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Why have Indian banks stopped lending to students?

The trend of rising bad assets from student debts is not unique to Indian market.

January 27, 2020 / 03:41 PM IST

Education loans, once a darling of Indian banks, aren't growing on their books for the last few years. In fact, the exposure has been declining. The outstanding loans, as on November, 2019, fell to Rs 66,902 crore compared with Rs 71,975 crore in September, 2017. On a year-on-year basis, banks’ education loan portfolio has shrunk by 3.5 percent in the twelve months to November, 2019. In absolute terms, the amount is not very big.

Nevertheless, the trend offers some insights to the state of the economy. There was a time when banks used to compete to grow their student loan portfolio, often running campaigns. What changed over the last few years? Of course, banks cut lending when demand slows or when bad loans from that particular segment begin to spike. In the case of education loans too, both aspects seem to have played a part.

Banks have turned extra cautious to avoid fresh NPAs, said a senior banker on condition of anonymity.

"Earlier there was pressure on banks to keep increasing the education loan portfolio. Now that pressure is not there and banks are taking decision based on merit," said the banker. But even then, that's only one side of the story.

A slowing economy

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The most plausible explanation for the fall of study loans is its direct link with the economy and job market. When students borrow huge loans from banks to pay up their professional course fees and find it hard to get employment opportunities thereafter, repayments suffer. In India, till about Rs 4 lakh loans, banks cannot ask for collateral from students.

Above Rs 4 lakhs and till Rs 7.5 lakh, lenders can insist for a personal guarantee and for loans above that some sort of collateral. But all these rules are negotiable depending on the quantum of money and local political involvement. Banks typically don't say no to a student loan fearing political backlash. This structure makes it extremely difficult for banks to recover loans if the loan turns into NPA.

The consensus among bankers is that most defaults happen in loans that are lent to low-paying jobs, say nursing courses where salary levels too low. It becomes difficult for students to earn enough to spend for personal needs and find money to pay back to banks. One fifth of the NPAs (non-performing assets) come from loans to nursing courses, followed by engineering courses. Going by industry data, the NPA in education sector jumped to 8.97 percent at the end of March 2018, as compared with 7.29 percent in March 2016. Bad loans of PSBs in education sector stood at 5.70 percent in March 2015, according to official data. These are mostly on the books of public sector banks.

No jobs, no money to repay

With unemployment at 45-year high and economy slowing every passing quarter, NPAs from this segment are likely to rise further.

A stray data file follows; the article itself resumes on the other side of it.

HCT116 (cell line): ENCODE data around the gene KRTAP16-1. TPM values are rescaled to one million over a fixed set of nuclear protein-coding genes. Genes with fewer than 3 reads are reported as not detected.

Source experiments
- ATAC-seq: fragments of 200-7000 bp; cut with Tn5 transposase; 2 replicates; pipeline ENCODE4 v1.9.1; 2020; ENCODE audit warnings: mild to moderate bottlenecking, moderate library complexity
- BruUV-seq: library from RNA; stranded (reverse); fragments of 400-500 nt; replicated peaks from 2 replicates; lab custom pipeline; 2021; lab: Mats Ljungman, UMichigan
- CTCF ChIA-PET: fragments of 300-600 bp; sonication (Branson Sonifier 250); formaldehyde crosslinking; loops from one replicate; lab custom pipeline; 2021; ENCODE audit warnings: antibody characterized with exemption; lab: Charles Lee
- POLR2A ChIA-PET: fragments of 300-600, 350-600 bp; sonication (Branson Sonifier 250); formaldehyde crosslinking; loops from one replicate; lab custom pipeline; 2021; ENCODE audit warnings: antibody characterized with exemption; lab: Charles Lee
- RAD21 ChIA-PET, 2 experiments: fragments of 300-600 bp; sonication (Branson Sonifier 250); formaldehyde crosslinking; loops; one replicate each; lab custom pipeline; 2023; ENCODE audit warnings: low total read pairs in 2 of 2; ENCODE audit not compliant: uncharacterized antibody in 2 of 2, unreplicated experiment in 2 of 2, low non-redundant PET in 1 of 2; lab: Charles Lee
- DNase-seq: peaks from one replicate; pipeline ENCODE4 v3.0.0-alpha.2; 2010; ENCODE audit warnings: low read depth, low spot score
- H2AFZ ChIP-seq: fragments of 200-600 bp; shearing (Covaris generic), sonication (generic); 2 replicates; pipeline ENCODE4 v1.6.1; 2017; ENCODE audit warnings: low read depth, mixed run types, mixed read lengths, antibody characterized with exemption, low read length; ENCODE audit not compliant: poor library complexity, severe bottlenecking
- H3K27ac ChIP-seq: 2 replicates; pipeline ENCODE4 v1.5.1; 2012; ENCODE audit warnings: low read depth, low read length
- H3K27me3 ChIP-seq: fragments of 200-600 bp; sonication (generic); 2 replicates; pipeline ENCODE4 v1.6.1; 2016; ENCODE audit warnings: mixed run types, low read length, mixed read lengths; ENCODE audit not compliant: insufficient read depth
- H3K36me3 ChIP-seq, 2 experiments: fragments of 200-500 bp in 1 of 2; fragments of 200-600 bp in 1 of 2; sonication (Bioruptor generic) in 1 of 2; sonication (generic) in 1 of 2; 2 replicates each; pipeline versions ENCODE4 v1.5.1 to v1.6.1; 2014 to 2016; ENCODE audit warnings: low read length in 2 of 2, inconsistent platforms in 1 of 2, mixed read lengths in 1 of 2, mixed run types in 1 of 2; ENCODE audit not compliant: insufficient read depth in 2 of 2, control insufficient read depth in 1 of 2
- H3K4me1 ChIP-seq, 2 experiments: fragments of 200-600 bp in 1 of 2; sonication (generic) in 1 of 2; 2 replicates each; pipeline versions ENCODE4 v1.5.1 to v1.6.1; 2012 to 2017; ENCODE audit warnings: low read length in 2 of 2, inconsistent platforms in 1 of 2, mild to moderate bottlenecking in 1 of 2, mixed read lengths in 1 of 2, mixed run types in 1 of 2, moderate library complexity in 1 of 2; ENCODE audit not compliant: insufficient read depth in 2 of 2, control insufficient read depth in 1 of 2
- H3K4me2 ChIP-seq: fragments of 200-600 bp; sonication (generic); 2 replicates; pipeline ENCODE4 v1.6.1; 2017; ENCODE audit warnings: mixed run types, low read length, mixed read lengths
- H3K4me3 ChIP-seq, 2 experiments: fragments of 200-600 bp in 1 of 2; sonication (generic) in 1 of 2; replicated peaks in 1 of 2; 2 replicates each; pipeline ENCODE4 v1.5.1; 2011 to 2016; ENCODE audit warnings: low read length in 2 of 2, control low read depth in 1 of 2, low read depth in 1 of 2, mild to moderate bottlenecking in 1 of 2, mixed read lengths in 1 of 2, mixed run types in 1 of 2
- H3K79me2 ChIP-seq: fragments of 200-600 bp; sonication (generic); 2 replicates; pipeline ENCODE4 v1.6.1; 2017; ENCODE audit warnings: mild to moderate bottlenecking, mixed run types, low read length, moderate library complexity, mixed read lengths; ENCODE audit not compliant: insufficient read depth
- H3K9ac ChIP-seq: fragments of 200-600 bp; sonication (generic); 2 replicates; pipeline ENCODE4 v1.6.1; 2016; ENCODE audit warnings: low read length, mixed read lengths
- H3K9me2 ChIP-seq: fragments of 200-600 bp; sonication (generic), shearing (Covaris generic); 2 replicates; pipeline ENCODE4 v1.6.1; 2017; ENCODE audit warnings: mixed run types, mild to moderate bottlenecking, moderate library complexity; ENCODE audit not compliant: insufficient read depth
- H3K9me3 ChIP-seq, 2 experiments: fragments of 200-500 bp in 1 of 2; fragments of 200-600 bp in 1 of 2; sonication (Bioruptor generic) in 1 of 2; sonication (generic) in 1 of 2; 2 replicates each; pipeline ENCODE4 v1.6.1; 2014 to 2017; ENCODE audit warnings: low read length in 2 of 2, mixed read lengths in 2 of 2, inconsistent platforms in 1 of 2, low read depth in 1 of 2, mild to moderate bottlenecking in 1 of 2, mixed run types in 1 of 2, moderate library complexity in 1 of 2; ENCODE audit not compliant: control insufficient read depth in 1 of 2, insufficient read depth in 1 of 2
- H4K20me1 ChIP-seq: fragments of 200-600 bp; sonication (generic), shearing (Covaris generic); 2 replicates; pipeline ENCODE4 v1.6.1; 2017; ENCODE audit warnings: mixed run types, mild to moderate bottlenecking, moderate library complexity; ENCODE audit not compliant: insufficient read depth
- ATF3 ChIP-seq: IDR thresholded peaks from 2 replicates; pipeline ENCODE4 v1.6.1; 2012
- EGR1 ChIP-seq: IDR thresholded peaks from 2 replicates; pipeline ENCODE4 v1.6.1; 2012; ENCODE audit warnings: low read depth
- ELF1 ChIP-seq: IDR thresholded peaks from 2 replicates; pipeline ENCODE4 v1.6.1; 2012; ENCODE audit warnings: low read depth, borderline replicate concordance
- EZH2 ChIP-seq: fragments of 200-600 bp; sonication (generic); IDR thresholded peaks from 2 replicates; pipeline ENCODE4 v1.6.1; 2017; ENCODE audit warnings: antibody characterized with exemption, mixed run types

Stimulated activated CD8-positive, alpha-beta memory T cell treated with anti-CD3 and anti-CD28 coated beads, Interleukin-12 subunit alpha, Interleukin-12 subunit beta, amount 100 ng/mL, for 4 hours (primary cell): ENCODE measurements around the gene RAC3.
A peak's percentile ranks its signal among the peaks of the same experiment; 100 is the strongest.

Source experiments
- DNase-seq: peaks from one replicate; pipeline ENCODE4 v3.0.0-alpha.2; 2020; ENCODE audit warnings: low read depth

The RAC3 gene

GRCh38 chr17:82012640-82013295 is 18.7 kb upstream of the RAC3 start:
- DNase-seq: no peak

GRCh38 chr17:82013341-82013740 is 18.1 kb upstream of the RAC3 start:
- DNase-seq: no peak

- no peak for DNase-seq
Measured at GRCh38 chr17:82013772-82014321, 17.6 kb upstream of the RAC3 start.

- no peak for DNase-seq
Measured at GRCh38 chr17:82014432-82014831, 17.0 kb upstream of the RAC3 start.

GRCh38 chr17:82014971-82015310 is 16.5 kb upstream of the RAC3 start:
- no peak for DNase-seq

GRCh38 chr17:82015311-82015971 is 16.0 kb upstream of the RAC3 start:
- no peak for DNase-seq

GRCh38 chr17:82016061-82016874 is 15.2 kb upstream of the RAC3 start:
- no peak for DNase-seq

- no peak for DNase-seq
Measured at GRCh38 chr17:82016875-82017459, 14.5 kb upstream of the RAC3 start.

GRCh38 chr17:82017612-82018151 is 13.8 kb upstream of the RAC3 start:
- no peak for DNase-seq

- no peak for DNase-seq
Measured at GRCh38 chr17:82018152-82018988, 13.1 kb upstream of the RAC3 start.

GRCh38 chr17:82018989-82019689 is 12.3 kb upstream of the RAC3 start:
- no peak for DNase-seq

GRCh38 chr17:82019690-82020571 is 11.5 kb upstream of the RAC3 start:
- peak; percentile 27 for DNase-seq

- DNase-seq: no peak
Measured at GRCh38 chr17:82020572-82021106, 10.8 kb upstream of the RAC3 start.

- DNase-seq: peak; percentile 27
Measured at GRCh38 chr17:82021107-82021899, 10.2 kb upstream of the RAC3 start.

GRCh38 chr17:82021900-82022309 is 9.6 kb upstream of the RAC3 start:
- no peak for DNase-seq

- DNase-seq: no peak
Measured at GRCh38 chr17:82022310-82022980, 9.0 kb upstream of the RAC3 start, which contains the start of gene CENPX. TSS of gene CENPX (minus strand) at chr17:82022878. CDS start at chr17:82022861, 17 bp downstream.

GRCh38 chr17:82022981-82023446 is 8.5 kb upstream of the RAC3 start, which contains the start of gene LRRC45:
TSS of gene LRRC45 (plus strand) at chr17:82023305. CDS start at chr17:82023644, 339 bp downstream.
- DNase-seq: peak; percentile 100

"One reason for NPAs going up is that employment scenario is getting bad. There are no jobs for students completing courses paying high fees. That leads to defaults and makes banks extra cautious," said Madan Sabnavis, economist at CARE rating agency.

According to CMIE's Mahesh Vyas, the unemployment rate rose to 7.5 percent during September-December 2019, marking the seventh consecutive round of surveys to record an increase in the unemployment rate since May-August 2017 when the unemployment rate was 3.8 per cent.

Besides the lack of employment opportunities in the domestic market, changes in visa rules and the new wave of protectionism across developed countries too have cut the influx of students to countries like US. A third reason could be that less number of students are enrolling for engineering courses.

Business Standard report recently pointed out that the enrolment in engineering courses in Indian colleges and universities declined from 4.25 million in 2014-15 to 3.77 million in 2018-19. The trend of rising bad assets from student debts is not unique to Indian market. Globally, banks are witnessing pain in their study loans portfolio.

The question is this: when the economy doesn't offer students enough employment opportunities, who should be paying up their unpaid debt? One argument is if the government is willing to waive off debt of stressed farmers every now and then, it should also do the same for students in a bad economy. Indian banks have collectively waived off Rs 3.14 lakh crores of farm loans in the last decade. That excludes the Maharashtra debt scheme.

In 2014 interim Budget, the then government announced a scheme under which some 900,000 students were promised a moratorium period for education loans taken up to March 31, 2009, but which remain unpaid by December 31, 2013. This was announced when students found it difficult to get jobs on account of the economic crisis in 2008-09. Right now, there is no global financial crisis but India's economy is in a deep mess resulting in high unemployment. Should the government offer a similar relief to students to help them pay back their debt?
Dinesh Unnikrishnan
first published: Jan 27, 2020 03:37 pm

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